Ayurvedic Roasted Maple Syrup Brussel Sprouts
Boost immunity with this vitamin C packed dish. Maple syrup provides important vitamins and minerals. Food is medicine, and medicine never tasted so good.
Ah…autumn. Apples, colorful leaves, squashes, and brussel sprout harvest time. A member of the Gemmifera cultivar group of cabbages, this odd-looking vegetable looks more like an ancient weapon than something to eat.
This oddly edible bud dates back to Ancient Rome and gained popularity in the 13th century in Brussels, Belgium. (Watch for a Mediterranean inspired sprout dish.)
The biggest grower of brussel sprouts is the Netherlands, with Mexico exporting the second most, so watch for a brussel sprout recipe inspired by the flavors of Baja.
According to WebMD, “Eating a lot of Brussels sprouts and other cruciferous veggies may help protect against cancers of the stomach, lungs, kidney, breast, bladder, and prostate. Crunchy veggies like Brussels sprouts may also help you stave off other health issues, such as high blood pressure, high cholesterol, heart disease, and diabetes.”
High in vitamin C, the timing of this veggie is perfect for supporting immunity as the respiratory season looms on the horizon.
There are some rather unappealing sprouts in the grocery stores. To experience what this sprout was meant to taste like, visit your local grower’s market now through March. Freshly harvested, on the stock sprouts, are delicious.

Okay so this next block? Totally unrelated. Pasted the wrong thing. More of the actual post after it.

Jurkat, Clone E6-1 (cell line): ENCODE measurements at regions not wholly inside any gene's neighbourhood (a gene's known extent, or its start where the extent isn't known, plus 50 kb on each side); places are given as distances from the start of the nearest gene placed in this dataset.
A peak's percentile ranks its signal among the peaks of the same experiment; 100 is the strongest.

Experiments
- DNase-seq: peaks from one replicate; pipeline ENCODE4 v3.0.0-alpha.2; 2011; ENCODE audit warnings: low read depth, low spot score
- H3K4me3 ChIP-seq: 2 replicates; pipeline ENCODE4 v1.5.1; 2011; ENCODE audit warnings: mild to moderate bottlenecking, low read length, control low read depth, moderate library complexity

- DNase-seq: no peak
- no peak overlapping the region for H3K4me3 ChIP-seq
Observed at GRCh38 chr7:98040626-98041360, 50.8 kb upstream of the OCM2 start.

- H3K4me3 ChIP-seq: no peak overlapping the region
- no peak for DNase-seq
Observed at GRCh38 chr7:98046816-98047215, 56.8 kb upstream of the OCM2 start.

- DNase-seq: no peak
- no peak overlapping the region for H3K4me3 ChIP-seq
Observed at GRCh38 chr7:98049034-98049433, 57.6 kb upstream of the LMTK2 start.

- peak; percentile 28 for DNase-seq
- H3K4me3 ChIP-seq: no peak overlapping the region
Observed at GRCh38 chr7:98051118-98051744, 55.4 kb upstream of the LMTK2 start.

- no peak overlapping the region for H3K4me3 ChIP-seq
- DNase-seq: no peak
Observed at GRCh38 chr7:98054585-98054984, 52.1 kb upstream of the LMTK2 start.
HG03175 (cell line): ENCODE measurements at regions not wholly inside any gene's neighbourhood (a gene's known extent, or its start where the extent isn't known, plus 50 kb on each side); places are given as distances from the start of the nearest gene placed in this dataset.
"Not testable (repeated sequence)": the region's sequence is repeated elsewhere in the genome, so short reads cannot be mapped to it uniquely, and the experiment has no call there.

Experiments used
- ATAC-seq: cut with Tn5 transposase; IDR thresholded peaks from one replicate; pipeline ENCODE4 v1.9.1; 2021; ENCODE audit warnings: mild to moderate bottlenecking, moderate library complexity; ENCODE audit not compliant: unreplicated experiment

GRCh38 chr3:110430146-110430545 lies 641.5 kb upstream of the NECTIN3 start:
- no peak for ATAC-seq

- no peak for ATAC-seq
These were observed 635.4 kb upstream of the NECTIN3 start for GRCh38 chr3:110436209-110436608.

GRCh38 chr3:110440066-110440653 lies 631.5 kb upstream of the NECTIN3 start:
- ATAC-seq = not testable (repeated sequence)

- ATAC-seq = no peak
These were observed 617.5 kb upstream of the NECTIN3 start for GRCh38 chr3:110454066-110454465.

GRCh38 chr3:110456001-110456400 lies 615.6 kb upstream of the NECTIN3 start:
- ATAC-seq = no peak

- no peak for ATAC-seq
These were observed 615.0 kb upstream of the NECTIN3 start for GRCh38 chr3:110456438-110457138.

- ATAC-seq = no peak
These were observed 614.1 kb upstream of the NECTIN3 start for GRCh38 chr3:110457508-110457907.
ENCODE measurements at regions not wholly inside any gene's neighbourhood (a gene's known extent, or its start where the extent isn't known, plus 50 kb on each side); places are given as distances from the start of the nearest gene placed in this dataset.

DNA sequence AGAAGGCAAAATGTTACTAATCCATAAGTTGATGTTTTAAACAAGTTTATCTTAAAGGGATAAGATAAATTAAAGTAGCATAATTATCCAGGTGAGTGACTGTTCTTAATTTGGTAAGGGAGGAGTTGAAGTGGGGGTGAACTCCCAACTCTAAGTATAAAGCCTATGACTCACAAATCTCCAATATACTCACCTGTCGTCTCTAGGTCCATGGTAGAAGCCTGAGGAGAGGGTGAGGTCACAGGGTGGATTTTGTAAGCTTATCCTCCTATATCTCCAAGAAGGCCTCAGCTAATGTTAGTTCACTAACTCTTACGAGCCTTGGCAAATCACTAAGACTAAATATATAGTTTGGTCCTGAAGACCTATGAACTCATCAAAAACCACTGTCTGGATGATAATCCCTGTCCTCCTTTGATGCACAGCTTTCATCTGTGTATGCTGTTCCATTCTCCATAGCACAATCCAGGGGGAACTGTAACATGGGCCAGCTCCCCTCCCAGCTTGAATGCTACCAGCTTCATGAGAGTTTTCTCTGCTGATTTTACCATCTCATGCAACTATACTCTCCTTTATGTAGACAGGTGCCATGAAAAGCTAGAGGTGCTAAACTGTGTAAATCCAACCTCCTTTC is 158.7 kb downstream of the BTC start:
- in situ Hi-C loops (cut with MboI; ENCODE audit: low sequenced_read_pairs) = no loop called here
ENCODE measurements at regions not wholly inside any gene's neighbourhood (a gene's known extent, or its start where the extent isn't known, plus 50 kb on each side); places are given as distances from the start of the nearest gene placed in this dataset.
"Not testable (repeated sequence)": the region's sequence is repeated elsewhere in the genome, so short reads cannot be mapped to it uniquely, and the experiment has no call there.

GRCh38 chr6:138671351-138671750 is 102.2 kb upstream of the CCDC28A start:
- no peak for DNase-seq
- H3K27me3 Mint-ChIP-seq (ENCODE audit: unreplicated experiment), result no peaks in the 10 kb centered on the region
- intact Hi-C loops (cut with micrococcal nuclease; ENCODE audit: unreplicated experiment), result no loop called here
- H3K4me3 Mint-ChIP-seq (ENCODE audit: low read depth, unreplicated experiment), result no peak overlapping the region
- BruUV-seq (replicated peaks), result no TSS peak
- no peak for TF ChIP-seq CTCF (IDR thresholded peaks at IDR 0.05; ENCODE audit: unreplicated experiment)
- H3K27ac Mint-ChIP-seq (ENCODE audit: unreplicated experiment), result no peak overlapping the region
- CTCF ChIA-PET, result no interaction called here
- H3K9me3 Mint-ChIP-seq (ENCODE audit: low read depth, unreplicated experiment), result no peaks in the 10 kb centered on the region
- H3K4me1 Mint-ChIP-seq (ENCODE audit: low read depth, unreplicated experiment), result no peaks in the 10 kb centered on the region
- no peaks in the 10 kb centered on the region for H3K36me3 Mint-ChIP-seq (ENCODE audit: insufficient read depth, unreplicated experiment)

Paired with pure maple syrup, this dish offers a depth of flavors. To learn more about the science of sap, visit this Minnesota Grown article.
Benefits of maple syrup
- High in antioxidants
- Low on the glycemic index
- Supplies important vitamins and minerals
A long time Saumya client favorite, we hope this earthy, grounding dish packed with fiber, minerals and antioxidants, will become a regular part of your fall and winter meal planning.
Ayurvedic tastes that are most balancing for each dosha:
- Vata: focus on its best tastes which are sweet, sour and salty. Please cook until very tender to ease digesting.
- Pitta: focus on its best taste which are sweet, bitter and astringent.
- Kapha: focus on its best tastes which are pungent, bitter and astringent. Consider some hot chili flakes sprinkled on top. Sweet maple syrup and chili is quite pleasing.
Garnish and tweak the recipe to make it optimally balancing for you.
Approximately 6 servings
- 1½ + pounds brussel sprouts, locally grown and on the stock
- ¼ + cup olive oil
- ¾ teaspoon Himalayan pink sea salt
- ¼ teaspoon real black pepper (You know, the kind that tastes like something and has a little bite to it.)
- 2 tablespoons maple syrup
- ½ cup roasted almonds, coarsely chopped (optional)
- Preheat oven to about 375 degrees
- Remove any discolored leaves and cut the sprouts in half
- Coat the sprouts in olive oil, real black pepper and salt. Stir well so each chunk is well covered.
- On a cookie sheet or baking, spread out the sprouts making sure they have a little room around them so they can brown nicely. Caramelizing is key to this dish.
- Roast for about 15 minutes, watch for the caramelizing as cooking times vary.
- Rotate the sprouts to get a browning on each side and cook for an additional 30 minutes.
- Now, add the maple syrup and glaze those sprouts.
- Roast for another 15 minutes but keep an eye on the pan. (Total roasting time is about 45 minutes but depending on your oven, pan and altitude, time may vary.)
- Sprinkle toasted almonds.
- Take a few relaxing and grounding breaths, now enjoy!
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